Home Air UK must be ready to counter threats from space says Defence Secretary
Skynet 5A over Africa.

UK must be ready to counter threats from space says Defence Secretary

The Defence Secretary has warned that Britain must be ready ‘to deter and counter’ threats that are emerging in space.

The Defence Secretary confirmed an increase of personnel working in the defence space sector by a fifth and said the RAF Air Command would take on responsibility for “command and control” of UK military space operations.

The Strategy will include plans to protect UK operations against emerging space-based threats such as the jamming of civilian satellites used for broadcasters and satellite navigation to support military capabilities.

Defence Secretary Gavin Williamson said:

“We must make sure we are primed and ready to deter and counter the intensifying threats to our everyday life that are emerging in space. That’s why today I’m announcing the RAF is taking the lead in this area and why we plan to increase the number of personnel covering space.

Satellite technology is not just a crucial tool for our Armed Forces but vital to our way of life, whether that be access to our mobile phones, the internet or television. It is essential we protect our interests and assets from potential adversaries who seek to cause major disruption and do us harm.

Britain is a world leader in the space industry and our defence scientists and military personnel have played a central role in the development of the EU’s Galileo satellite programme alongside British companies, so it is important we also review our contribution and how we plan for alternative systems in this crucial area.”

Defence Minister Guto Bebb said:

“With the launch of this strategy, we are setting our aspirations much higher, to ensure that our industry continues to benefit from this growth in satellite technology. We are investing millions into Britain’s most innovative companies to help us launch forward in the space domain.”

35 COMMENTS

  1. And how do we do that without the Americans?

    Just because we increase the number of people working in the Space Ops and Missile Warning Centres within the NADOC our minimal capability is still physically plugged in with the US, much alike Fylingdales.

    I’m not against that at all as I believe in strong ties with the US but this speech seems full of hot air and not a lot of actual action apart from drafting some more people into High Wycombe.

    Maybe the future Skynet constellation will get additional on board defence? Do they already? No idea. Will Eurofighter Typhoons get their own ASAT Missiles? Dream on!

    And is that the Galileo that France is currently trying to remove the UK from?

    • To be fair with regard to Galileo. The comment does suggest planning for alternatives.

      I am not sure what will happen with that as the Galileo project is in serious trouble if it kicks the UK off as we can simply block the upgrade it needs. I see it as political bluster and something that will come to nothing. I fully expect the UK to have full access to Galileo.

      I also think it is quite clear what is being said here. The RAF is taking space threats seriously and will be formulating plans to combat those threats. It mentions Jamming communications which is well within the abilities of the UK defence and space industry. I would also not discount and anti Satellite missile although I would fully expect something like that being a joint US/UK project rather than a purely UK one. It does not suggest that this is the UK going it purely alone it just states that there are now going to be plans formulated. This is a good thing.

  2. Interesting article in today’s FT, behind a paywall so I won’t post a link or excerpts for copyright reasons but the headline is “Britain looks to Australia for help on Galileo rival”.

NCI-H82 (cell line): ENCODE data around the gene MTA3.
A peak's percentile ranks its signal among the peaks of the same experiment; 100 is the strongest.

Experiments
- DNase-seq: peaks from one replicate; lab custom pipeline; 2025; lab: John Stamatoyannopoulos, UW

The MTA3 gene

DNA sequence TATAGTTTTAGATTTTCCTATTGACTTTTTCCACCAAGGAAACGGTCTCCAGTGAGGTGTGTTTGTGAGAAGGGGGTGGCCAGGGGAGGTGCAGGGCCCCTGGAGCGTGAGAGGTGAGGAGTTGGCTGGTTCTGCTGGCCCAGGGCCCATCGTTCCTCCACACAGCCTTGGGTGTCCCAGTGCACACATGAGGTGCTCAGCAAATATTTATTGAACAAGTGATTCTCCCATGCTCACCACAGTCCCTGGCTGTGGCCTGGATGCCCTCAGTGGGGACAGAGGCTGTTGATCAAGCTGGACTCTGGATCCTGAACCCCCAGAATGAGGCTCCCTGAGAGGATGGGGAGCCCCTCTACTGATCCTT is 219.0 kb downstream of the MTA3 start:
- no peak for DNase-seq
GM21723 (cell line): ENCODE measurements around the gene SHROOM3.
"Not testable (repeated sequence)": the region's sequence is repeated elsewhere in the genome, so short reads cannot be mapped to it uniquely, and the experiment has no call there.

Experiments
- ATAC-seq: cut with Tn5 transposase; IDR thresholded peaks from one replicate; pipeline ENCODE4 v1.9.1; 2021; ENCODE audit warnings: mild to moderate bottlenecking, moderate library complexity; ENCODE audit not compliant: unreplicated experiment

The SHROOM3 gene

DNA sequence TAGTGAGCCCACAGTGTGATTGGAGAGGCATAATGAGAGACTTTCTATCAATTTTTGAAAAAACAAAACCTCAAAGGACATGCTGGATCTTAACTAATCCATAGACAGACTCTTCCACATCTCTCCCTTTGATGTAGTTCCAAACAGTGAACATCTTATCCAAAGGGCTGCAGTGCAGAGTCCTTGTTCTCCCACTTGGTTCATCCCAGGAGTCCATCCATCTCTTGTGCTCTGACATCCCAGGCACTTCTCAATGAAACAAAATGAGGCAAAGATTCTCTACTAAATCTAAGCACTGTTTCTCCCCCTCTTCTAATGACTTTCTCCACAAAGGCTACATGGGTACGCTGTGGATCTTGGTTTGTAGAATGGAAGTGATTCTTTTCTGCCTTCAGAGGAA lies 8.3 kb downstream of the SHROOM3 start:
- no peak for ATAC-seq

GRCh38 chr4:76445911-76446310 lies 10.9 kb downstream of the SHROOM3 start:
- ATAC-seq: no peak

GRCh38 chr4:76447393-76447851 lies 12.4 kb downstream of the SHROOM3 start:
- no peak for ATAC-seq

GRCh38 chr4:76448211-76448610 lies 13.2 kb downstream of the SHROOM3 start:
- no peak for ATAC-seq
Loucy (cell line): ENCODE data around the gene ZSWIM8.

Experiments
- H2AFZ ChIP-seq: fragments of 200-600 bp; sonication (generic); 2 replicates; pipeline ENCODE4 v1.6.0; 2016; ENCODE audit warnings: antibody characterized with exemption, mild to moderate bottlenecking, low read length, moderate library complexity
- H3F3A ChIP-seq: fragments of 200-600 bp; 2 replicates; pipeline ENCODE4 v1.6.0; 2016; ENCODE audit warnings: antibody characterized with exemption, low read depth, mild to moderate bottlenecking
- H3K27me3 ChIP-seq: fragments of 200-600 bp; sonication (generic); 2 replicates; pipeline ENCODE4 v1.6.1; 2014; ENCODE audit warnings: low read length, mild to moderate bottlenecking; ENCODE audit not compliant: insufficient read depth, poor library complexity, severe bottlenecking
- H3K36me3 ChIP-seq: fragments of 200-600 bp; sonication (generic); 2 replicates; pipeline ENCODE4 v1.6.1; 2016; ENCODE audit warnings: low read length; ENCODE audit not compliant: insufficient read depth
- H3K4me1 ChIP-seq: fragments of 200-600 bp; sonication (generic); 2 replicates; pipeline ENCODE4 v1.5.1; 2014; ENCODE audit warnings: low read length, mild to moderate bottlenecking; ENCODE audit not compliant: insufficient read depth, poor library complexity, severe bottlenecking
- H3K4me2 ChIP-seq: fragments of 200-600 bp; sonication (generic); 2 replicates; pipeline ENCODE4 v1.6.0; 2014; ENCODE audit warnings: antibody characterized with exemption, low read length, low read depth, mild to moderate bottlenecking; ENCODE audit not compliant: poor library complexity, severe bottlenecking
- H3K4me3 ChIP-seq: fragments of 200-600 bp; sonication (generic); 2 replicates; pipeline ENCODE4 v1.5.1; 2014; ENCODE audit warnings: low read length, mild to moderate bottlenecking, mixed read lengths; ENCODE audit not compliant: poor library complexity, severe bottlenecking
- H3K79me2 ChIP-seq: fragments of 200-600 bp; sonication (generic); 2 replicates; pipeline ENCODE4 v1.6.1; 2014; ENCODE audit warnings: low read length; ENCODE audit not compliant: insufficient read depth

The article is basically reporting that we (UK) are aiming to launch tenders for first contracts for our own project by the end of the year with “hopes rising that Australia could become a partner in the programme”. No official comments from Australia, and apparently the UK is looking at all the 5-eyes partners which, with the USA already having GPS, presumably means Canada, New Zealand and Australia. Apparently “Britain is expected to signal its determination to press ahead with its own programme in discussions with EU negotiators next week”.

    • The interesting thing about this story, is that due to Moores law (regards computing) the opening up of Space to civilian companies (Space X) , the age of micro satellites and British expertise in this field, The UK has a really good shot of knocking out a really good affordable system, more advanced and better than what has come before.

      • I agree. I’m quite happy about this news.

        You never know, with an immediate requirement for something like 30 launches just for the satellites for whatever system we create plus other opportunities on top of that there is an alternate universe somewhere where it spurs the UK on to develop its own sovereign launch capabilities again, at least for small loads. If only that bit of the alternate universe would cross over into our own. Unlikely, but a man can dream.

        • New Zealand already has a launch site that due to its location makes it really efficient at putting payloads into a sun synchronous orbit. Go Kiwis!

        • We can use space x to launch the first few then fund them to build up capacity to build the rockets in the UK. Launch from UK, UK protectorates in the Caribbean, Ascension Island, NZ or else. There are ways around all of this.

    • I think the UK will retain full access to Galileo once the EU realises that it can’t have Galileo without the UK…

  3. I think the UK will retain full access to Galileo once the EU realises that it can’t have Galileo without the UK…

      • I agree Lee1. I think on this one the EU are grandstanding, adopting a tough negotiating position. But it will cost us a lot of money we don’t have to go it alone and it will cost the EU a lot of money to replace us in Galileo as well. Common sense will prevail in the end but unfortunately, before we get there, we’ll have to go through the motions of being really serious in setting up an alternative of our own and withholding export licences for the components and assemblies made in U.K. I also agree with Daniele that there is a lot of hot air here. Will there be any new funding? Or are we just creating more Air Vice Marshals and their staffs at High Wycombe or Waddington? Let’s hope something does come out of it but not at the expense of other military capability please!